In the synopsis of the meeting that was published in the Glasgow Herald on Thursday, December 6th, 1894, there is a brief conversation where Doctor Donald MacLeod discusses the white clerical caller which he states it "was known as the 'dog collar" [2]. The entire conversation concerning the Scottish Presbyterian discussion is as follows:

(Mr. Anton speaking, about the Church of England:) Not only in the Prayer Book, but by Acts of Parliament, they had settled the question of what robes should be used by the officiating clergymen. Before they could go into this motion of Mr. Somerville they must settle the preliminary question of what were the robes sanctioned by the Church of Scotland.


Mr. Robert Thomson – None.


Mr. Anton said that was just the point upon which he wished to fix the attention of the Presbytery. They could not compel any person to use any vestment in the Church of Scotland, and it was beneath the dignity of the Presbytery to pass a resolution which they could not enforce. He questioned very much if the Geneva gown had any ecclesiastical sanction at all. Every vestment was of Pagan origin. If he was wrong, it was for the fathers and brethren to correct him. The Geneva gown lent neither beauty nor dignity to the form of the preacher. Did they imagine that the proportions and appearance of their friend the minister of Govan would be improved by wearing a Geneva gown.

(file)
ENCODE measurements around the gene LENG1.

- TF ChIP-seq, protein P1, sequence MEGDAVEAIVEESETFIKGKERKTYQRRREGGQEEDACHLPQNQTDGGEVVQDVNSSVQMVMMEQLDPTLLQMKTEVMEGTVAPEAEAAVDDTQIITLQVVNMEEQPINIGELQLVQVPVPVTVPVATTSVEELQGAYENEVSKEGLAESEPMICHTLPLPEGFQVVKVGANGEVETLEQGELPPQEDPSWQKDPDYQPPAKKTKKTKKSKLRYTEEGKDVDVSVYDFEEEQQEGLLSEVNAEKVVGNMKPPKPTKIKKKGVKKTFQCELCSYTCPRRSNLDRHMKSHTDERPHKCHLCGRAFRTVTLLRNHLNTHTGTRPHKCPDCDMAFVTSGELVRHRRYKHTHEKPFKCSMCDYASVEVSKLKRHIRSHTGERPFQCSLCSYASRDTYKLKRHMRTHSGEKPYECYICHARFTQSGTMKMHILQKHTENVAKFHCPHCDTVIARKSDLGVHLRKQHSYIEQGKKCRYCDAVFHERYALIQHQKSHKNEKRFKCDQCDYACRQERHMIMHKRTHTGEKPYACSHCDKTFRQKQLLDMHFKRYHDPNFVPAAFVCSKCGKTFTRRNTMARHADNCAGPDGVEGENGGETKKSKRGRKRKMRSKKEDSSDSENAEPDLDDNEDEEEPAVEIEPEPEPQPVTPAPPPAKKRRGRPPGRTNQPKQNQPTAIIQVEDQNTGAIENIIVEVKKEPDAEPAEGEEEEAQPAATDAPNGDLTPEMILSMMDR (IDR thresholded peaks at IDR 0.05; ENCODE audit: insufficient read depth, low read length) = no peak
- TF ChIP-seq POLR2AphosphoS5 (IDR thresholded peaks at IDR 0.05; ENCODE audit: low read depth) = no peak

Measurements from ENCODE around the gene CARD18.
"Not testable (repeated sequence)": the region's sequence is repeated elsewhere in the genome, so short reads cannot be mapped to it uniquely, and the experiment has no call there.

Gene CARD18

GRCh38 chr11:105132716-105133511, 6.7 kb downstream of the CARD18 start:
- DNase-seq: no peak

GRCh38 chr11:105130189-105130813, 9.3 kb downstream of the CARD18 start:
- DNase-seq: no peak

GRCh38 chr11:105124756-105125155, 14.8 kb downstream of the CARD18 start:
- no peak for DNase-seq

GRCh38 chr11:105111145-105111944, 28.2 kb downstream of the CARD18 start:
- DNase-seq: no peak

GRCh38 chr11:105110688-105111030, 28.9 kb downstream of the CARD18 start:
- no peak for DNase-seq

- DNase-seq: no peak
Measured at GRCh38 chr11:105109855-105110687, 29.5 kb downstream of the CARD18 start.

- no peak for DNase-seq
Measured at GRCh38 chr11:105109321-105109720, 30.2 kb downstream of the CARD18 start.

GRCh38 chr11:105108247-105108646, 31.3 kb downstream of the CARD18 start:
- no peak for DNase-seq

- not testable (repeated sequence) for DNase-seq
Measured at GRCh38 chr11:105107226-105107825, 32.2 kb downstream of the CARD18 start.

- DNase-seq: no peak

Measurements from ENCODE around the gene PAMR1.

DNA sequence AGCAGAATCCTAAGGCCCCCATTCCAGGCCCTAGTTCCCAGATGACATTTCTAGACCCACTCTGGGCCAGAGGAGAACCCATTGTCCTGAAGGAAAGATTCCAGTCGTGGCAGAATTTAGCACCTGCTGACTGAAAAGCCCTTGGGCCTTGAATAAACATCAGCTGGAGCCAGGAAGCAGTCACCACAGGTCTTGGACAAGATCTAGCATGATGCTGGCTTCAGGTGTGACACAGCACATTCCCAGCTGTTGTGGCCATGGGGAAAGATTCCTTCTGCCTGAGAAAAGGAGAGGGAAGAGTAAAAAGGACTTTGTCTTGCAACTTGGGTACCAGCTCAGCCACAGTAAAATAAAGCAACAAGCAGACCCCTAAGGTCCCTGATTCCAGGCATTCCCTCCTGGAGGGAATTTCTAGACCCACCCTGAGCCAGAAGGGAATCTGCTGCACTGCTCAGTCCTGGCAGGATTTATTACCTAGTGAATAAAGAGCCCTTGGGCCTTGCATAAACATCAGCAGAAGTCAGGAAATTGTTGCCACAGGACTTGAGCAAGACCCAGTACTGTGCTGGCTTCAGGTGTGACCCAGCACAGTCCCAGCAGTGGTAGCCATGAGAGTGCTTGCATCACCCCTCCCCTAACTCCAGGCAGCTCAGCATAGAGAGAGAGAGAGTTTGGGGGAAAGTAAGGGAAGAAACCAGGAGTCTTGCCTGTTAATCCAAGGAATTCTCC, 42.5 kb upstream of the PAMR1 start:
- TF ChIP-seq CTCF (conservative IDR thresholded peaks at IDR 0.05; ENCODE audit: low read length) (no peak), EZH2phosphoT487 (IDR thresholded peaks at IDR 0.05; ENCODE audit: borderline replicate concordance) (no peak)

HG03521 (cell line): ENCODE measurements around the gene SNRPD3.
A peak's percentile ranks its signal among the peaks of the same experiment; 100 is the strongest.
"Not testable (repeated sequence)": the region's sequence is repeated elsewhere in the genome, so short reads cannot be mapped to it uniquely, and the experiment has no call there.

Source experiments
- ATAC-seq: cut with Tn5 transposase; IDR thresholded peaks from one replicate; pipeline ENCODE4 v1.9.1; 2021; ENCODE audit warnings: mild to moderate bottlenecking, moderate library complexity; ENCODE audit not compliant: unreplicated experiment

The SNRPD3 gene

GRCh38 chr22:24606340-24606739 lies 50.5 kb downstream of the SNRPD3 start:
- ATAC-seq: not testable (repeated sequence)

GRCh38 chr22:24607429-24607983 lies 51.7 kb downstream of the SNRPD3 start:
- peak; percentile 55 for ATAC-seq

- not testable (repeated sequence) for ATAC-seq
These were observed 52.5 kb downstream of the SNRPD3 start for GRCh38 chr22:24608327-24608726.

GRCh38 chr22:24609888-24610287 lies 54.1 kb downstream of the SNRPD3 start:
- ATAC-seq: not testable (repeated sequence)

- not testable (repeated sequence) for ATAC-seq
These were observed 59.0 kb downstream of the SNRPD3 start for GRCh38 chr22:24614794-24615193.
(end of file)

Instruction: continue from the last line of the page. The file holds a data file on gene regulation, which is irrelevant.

Mr. Robert Thomson – It would.